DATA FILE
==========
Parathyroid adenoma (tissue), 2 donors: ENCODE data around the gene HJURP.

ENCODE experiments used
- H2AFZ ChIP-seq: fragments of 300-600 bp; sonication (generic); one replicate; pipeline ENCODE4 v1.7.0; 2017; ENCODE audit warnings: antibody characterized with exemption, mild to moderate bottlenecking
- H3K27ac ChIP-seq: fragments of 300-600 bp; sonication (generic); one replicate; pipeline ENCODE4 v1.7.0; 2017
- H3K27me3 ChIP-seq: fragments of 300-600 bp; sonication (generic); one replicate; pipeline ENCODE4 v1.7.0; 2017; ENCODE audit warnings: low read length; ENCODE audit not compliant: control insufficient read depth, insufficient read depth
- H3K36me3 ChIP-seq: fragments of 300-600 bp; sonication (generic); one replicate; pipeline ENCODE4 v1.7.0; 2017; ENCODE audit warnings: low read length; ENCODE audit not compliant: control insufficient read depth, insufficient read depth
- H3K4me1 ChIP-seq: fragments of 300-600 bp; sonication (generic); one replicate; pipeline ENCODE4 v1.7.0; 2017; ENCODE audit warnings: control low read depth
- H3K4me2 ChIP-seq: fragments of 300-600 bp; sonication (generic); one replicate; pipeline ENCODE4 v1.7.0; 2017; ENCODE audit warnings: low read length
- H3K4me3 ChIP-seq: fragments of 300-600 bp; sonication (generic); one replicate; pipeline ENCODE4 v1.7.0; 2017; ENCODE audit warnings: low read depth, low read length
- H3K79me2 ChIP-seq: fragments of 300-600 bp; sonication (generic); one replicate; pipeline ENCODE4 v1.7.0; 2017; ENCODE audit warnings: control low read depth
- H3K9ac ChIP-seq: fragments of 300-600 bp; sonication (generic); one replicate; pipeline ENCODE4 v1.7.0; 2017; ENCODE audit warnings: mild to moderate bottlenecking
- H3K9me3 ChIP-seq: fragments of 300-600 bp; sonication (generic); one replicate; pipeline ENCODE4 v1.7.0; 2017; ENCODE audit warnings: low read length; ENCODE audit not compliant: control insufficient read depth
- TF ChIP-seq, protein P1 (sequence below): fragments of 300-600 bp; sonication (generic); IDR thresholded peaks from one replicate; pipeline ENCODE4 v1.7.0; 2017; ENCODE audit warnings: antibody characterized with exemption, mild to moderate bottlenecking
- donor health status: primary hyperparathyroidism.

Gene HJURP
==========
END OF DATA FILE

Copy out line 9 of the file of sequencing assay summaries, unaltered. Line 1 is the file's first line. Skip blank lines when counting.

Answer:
- H3K4me3 ChIP-seq: fragments of 300-600 bp; sonication (generic); one replicate; pipeline ENCODE4 v1.7.0; 2017; ENCODE audit warnings: low read depth, low read length